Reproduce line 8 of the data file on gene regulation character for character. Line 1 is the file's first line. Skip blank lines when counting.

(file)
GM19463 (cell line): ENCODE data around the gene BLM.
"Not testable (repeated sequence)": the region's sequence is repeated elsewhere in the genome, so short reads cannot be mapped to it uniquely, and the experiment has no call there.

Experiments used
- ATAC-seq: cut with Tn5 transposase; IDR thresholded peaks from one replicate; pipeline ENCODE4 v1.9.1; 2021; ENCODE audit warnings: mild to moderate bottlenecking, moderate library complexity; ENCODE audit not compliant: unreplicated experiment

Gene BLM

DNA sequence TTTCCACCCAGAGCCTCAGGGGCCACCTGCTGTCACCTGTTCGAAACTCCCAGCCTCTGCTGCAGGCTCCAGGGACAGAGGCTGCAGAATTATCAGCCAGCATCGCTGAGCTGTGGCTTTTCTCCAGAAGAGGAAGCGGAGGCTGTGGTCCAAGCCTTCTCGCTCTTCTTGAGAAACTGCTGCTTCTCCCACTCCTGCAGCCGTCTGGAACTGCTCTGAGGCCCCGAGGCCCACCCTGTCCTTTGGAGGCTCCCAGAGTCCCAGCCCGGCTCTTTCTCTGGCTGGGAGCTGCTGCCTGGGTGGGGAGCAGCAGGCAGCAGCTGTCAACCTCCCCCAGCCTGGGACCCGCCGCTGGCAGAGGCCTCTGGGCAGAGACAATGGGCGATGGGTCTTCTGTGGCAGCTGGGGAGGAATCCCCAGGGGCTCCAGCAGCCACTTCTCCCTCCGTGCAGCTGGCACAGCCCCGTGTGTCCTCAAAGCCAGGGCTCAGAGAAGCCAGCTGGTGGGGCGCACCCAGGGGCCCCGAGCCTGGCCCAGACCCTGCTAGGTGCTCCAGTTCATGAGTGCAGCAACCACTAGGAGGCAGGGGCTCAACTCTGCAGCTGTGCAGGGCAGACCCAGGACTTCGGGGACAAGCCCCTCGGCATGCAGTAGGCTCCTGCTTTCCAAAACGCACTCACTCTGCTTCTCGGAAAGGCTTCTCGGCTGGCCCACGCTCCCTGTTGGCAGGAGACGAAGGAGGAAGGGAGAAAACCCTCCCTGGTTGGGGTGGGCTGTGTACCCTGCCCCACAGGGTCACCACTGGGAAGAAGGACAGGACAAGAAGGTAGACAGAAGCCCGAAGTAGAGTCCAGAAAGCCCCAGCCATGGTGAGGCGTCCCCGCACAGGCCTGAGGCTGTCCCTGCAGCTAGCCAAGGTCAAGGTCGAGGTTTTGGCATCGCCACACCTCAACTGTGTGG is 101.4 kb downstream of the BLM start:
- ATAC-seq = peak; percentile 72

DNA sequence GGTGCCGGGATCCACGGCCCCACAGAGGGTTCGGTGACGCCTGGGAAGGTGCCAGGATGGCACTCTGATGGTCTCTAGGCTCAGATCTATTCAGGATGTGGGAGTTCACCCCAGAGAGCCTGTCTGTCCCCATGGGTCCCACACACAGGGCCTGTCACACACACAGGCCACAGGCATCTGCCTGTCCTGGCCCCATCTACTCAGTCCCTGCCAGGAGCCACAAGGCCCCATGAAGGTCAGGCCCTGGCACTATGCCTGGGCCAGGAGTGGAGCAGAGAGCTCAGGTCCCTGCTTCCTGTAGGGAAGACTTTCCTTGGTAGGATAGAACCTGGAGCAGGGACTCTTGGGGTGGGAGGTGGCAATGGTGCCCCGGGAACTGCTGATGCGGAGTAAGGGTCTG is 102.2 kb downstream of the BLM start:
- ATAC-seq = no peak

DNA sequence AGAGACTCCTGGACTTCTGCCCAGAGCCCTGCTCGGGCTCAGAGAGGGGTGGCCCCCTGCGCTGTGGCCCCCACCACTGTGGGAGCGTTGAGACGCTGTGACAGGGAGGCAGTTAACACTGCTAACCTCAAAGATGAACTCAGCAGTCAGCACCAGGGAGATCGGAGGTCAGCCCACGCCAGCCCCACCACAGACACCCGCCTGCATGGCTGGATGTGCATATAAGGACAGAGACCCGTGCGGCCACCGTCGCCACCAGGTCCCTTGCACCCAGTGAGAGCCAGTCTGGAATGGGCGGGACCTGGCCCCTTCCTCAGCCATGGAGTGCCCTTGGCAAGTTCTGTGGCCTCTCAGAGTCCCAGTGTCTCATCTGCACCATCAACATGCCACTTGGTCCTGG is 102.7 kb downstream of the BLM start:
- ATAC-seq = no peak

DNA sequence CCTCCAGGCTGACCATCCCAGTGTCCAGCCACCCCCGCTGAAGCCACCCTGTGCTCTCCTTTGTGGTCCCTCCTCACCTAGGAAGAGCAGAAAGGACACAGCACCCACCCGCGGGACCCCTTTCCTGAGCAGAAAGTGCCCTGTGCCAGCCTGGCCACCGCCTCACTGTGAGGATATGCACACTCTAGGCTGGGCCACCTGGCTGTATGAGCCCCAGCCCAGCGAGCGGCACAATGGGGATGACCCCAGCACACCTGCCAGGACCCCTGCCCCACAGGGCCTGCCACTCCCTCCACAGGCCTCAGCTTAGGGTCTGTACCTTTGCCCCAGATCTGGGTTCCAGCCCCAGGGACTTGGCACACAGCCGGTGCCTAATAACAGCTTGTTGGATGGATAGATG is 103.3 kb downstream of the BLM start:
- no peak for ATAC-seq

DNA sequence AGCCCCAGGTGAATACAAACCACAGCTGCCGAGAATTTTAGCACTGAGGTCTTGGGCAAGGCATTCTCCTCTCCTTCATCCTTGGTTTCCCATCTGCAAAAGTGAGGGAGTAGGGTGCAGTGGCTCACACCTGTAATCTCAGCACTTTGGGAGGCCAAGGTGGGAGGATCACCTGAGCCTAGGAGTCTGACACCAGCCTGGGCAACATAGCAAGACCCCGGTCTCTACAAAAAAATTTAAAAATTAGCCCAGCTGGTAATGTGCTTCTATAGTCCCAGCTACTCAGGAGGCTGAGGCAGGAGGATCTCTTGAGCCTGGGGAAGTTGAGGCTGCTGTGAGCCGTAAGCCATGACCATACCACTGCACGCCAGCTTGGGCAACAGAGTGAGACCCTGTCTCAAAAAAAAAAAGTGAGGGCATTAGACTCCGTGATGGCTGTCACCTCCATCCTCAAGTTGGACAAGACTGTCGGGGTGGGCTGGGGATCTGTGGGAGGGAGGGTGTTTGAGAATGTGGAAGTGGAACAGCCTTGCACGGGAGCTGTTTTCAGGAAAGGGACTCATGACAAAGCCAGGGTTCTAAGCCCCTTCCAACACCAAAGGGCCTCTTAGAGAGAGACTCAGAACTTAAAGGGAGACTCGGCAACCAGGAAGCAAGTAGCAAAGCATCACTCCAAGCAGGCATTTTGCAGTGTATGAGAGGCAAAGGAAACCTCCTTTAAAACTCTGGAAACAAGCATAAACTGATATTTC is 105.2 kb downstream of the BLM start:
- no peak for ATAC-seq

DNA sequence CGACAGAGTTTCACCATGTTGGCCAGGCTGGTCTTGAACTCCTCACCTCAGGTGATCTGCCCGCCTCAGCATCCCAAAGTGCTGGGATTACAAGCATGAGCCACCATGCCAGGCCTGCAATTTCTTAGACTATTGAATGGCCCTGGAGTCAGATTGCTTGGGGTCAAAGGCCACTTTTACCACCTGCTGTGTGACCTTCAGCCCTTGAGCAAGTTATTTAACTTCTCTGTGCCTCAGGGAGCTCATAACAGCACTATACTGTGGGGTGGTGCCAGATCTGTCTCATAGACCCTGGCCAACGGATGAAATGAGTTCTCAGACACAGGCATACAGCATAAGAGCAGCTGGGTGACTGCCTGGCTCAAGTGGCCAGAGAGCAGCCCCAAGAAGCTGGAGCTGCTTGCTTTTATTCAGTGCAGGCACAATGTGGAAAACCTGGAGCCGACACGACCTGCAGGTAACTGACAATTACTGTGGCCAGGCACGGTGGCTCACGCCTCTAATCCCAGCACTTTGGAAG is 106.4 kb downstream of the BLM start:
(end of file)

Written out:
DNA sequence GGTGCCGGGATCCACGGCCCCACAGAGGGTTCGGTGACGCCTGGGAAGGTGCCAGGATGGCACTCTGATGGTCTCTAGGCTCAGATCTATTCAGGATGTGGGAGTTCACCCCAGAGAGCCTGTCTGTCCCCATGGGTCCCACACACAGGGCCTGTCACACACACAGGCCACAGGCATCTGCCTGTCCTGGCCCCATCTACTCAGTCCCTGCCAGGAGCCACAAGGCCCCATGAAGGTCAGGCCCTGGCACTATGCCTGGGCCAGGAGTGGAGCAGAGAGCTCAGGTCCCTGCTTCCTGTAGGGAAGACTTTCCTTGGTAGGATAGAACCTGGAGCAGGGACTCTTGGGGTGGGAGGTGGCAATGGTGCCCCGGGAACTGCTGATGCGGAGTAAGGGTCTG is 102.2 kb downstream of the BLM start: